JP2012238893A - Memory using mixed valence conductive oxides - Google Patents

Memory using mixed valence conductive oxides Download PDF

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JP2012238893A
JP2012238893A JP2012175072A JP2012175072A JP2012238893A JP 2012238893 A JP2012238893 A JP 2012238893A JP 2012175072 A JP2012175072 A JP 2012175072A JP 2012175072 A JP2012175072 A JP 2012175072A JP 2012238893 A JP2012238893 A JP 2012238893A
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memory
terminal electrical
tunnel barrier
electrical element
normal operation
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Inventor
Durrel Renerson
リナーソン・ダレル
J Chevallier Christophe
シュヴァリエ・クリストフ・ジェイ.
Kinney Wayne
キニー・ウェイン
Lambertson Roy
ランバートソン・ロイ
Steven W Longcoe
ロングコー・スティーブン・ダブリュ.
E Sanchez John Jr
サンチェズ・ジョン・イー.・ジュニア
Schloss Lawrence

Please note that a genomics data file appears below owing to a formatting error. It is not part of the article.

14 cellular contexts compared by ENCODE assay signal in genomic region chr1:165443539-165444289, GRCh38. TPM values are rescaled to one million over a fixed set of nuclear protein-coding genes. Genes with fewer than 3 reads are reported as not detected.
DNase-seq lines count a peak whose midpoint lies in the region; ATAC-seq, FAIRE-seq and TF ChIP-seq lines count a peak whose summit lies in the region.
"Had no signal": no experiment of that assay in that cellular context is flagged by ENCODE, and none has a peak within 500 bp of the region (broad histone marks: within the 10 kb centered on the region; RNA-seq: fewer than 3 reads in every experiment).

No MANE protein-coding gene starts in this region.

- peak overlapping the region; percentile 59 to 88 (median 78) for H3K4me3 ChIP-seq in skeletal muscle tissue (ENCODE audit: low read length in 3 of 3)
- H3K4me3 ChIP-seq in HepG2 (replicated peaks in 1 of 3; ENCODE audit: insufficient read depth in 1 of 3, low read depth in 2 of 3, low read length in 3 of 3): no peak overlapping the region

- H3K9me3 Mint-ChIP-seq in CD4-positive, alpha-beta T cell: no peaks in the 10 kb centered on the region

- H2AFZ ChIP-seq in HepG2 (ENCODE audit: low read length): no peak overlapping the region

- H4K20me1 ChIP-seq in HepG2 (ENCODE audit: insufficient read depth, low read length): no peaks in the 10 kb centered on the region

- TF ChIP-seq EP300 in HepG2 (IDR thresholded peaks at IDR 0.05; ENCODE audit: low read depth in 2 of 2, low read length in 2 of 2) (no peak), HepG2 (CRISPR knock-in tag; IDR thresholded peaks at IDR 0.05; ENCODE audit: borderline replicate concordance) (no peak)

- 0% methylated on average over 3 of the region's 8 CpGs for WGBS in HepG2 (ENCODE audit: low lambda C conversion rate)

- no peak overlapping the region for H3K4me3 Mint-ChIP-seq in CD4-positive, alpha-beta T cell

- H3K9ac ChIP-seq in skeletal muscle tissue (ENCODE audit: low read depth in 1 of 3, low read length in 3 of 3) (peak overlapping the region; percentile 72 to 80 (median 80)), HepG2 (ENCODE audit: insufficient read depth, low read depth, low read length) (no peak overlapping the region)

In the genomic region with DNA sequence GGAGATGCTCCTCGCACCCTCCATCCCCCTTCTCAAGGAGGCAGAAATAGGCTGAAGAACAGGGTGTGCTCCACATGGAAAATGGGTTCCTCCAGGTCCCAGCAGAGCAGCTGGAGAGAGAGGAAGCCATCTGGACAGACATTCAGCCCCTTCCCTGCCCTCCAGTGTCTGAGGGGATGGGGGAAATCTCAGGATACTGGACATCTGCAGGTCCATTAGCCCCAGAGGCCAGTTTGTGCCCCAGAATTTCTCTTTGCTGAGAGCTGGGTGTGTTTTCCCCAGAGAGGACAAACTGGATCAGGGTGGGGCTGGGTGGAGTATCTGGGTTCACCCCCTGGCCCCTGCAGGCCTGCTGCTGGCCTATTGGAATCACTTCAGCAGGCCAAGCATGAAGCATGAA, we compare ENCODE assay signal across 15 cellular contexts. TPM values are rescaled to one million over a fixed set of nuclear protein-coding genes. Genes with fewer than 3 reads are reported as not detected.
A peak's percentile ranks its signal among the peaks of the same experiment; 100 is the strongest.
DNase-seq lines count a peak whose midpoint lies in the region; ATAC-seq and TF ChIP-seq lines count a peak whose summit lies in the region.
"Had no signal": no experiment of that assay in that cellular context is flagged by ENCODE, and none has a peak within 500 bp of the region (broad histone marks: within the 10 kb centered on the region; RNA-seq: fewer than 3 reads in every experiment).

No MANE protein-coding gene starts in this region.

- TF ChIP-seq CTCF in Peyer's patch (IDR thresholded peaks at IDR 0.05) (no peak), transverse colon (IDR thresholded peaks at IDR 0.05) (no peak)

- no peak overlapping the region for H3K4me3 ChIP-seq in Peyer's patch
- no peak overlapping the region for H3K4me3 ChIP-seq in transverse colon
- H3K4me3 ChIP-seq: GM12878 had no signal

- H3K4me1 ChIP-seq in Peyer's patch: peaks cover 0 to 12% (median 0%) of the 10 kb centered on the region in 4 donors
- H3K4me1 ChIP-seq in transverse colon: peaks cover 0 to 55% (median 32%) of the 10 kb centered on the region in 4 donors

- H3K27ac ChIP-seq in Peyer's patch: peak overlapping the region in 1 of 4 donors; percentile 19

シュロス・ローレンス
F S Swab Philip
スワブ・フィリップ・エフ.・エス.
Edmonds R Ward
ワード・エドモンド・アール.
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Unity Semiconductor Corp
ユニティ・セミコンダクター・コーポレーションUnity Semiconductor Corporation
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Priority to US10/934,951 priority patent/US7538338B2/en
Priority to US11/095,026 priority patent/US20060171200A1/en
Priority to US11/095,026 priority
Application filed by Unity Semiconductor Corp, ユニティ・セミコンダクター・コーポレーションUnity Semiconductor Corporation filed Critical Unity Semiconductor Corp
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    • H01L45/04Bistable or multistable switching devices, e.g. for resistance switching non-volatile memory
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Abstract

A memory using a mixed valence conductive oxide is provided.
A mixed-valence conductive oxide oxygen reservoir 635 that has conductivity in an unoxidized state and decreases in an oxygen-deficient state, and an electrolyte for oxygen that causes migration of oxygen ions. An electrolyte tunnel barrier 505 that promotes an effective electric field.
[Selection] Figure 6A

Description

  The present invention relates to computer memory, and more particularly to non-volatile memory.